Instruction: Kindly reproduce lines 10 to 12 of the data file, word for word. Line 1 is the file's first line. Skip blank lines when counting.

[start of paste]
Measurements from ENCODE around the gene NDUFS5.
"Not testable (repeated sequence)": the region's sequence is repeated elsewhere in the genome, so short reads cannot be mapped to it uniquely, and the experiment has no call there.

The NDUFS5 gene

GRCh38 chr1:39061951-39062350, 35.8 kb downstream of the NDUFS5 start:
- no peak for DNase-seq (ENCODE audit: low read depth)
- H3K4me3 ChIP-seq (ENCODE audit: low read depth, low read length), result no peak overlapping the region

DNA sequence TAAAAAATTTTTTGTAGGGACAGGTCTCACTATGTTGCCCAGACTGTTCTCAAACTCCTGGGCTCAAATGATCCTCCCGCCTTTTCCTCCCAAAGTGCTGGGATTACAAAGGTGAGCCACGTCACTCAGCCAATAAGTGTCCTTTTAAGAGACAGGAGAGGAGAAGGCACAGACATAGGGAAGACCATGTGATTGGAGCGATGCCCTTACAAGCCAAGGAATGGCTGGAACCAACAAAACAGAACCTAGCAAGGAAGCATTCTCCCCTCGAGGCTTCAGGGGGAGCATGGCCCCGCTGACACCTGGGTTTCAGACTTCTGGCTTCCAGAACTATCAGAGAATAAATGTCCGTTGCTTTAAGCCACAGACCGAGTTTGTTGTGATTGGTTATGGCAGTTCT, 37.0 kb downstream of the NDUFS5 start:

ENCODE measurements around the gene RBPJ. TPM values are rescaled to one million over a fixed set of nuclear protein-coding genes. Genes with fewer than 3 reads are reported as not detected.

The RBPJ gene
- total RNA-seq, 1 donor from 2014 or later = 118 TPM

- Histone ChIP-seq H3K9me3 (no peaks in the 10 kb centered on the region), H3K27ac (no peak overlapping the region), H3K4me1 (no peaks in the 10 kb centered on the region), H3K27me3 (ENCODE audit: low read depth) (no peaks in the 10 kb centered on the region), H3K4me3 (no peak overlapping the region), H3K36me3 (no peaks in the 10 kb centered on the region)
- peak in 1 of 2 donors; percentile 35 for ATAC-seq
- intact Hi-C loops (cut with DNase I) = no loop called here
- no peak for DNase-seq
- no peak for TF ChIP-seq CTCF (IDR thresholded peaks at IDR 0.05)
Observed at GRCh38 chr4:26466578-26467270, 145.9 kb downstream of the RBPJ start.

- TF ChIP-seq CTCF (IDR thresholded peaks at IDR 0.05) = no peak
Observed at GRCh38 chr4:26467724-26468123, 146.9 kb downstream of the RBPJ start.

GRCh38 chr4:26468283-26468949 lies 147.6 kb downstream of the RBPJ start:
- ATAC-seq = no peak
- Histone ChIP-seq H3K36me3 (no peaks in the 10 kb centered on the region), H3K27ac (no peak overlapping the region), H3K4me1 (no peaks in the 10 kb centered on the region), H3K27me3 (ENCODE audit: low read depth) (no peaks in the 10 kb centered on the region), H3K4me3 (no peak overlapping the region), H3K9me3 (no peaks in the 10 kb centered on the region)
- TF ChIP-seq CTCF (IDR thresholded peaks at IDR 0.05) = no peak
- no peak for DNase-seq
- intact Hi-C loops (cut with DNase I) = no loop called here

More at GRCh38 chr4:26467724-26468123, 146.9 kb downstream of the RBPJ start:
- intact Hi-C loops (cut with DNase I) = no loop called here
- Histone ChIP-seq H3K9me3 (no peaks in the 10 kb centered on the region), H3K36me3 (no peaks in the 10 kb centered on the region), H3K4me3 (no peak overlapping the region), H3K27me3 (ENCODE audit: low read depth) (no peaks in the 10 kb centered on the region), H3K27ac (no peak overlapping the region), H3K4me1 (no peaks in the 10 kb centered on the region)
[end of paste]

- total RNA-seq, 1 donor from 2014 or later = 118 TPM

- Histone ChIP-seq H3K9me3 (no peaks in the 10 kb centered on the region), H3K27ac (no peak overlapping the region), H3K4me1 (no peaks in the 10 kb centered on the region), H3K27me3 (ENCODE audit: low read depth) (no peaks in the 10 kb centered on the region), H3K4me3 (no peak overlapping the region), H3K36me3 (no peaks in the 10 kb centered on the region)
- peak in 1 of 2 donors; percentile 35 for ATAC-seq